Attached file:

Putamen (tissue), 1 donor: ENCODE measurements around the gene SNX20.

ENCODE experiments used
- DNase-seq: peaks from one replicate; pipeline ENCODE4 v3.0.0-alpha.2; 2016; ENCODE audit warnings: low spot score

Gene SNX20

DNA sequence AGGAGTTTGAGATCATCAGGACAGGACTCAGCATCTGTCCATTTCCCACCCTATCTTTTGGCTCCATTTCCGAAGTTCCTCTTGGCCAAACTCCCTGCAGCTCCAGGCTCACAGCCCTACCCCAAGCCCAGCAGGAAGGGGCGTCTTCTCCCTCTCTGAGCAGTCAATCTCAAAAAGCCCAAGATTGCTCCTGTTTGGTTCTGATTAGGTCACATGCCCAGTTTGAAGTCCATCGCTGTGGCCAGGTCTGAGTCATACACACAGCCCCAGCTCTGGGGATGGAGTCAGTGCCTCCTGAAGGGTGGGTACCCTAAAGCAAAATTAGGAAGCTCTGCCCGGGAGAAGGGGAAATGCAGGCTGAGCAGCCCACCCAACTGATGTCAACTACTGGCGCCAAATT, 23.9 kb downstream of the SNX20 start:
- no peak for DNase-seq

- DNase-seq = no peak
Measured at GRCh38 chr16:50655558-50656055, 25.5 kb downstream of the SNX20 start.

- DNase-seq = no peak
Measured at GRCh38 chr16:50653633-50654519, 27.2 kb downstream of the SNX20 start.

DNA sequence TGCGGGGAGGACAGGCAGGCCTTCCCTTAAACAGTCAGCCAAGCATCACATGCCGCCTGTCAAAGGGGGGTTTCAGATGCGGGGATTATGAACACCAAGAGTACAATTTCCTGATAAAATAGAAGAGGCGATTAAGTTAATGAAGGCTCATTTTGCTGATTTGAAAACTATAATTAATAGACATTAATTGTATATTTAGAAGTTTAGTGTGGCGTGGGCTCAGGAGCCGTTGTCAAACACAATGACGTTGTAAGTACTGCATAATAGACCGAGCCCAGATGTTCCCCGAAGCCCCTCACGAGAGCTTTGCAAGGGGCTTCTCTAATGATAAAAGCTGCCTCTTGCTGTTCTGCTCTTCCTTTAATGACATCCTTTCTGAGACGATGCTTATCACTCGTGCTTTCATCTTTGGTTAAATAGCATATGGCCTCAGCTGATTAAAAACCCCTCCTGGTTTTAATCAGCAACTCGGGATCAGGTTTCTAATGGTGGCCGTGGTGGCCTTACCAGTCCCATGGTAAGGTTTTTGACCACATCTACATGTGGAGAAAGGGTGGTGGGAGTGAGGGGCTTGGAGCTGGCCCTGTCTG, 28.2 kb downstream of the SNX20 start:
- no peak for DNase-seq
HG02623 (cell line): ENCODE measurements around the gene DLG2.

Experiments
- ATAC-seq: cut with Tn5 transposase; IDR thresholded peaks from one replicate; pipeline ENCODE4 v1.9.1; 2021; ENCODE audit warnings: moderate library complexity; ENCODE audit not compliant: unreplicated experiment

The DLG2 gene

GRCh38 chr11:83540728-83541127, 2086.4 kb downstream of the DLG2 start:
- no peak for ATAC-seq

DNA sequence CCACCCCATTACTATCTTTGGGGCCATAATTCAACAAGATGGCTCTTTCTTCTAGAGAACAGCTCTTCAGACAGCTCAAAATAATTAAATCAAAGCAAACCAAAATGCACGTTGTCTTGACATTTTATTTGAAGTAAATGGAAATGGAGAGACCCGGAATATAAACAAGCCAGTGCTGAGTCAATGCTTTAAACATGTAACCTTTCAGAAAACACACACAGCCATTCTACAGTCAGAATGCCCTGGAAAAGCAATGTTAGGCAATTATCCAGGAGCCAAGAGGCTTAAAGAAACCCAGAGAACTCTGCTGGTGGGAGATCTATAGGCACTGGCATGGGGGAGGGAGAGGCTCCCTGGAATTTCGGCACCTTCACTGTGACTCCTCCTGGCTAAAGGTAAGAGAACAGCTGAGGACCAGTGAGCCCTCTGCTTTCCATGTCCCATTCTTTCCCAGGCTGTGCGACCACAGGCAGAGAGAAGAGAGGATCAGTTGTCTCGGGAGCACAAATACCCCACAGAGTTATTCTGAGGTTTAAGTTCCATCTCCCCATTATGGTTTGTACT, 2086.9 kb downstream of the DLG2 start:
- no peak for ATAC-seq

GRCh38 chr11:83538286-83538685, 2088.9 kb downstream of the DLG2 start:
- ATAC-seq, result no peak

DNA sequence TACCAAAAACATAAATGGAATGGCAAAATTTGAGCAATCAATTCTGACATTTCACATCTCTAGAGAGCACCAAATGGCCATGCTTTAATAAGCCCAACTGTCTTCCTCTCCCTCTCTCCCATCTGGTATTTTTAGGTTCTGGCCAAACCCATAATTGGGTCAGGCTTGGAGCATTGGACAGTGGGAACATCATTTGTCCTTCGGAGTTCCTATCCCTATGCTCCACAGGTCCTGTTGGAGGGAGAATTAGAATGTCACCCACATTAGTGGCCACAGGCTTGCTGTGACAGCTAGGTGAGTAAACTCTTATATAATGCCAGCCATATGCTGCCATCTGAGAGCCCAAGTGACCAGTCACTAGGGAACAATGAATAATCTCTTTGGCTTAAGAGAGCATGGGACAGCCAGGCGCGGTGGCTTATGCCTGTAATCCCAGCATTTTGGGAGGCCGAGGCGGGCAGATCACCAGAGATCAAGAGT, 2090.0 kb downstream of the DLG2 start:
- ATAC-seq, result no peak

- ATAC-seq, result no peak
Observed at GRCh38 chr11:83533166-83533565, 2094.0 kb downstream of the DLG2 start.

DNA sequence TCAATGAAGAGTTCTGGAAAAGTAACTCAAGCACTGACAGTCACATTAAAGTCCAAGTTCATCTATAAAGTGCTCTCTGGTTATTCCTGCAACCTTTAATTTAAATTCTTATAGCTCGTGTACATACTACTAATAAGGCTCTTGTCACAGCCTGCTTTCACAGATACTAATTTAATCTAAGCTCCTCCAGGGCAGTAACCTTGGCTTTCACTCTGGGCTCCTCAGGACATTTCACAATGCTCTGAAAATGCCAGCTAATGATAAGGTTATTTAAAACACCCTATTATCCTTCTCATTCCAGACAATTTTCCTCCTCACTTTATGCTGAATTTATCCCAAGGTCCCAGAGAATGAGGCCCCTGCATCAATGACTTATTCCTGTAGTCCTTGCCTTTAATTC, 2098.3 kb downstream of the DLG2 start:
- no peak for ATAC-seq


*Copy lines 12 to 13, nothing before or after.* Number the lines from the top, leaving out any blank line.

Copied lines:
- no peak for DNase-seq
HG02623 (cell line): ENCODE measurements around the gene DLG2.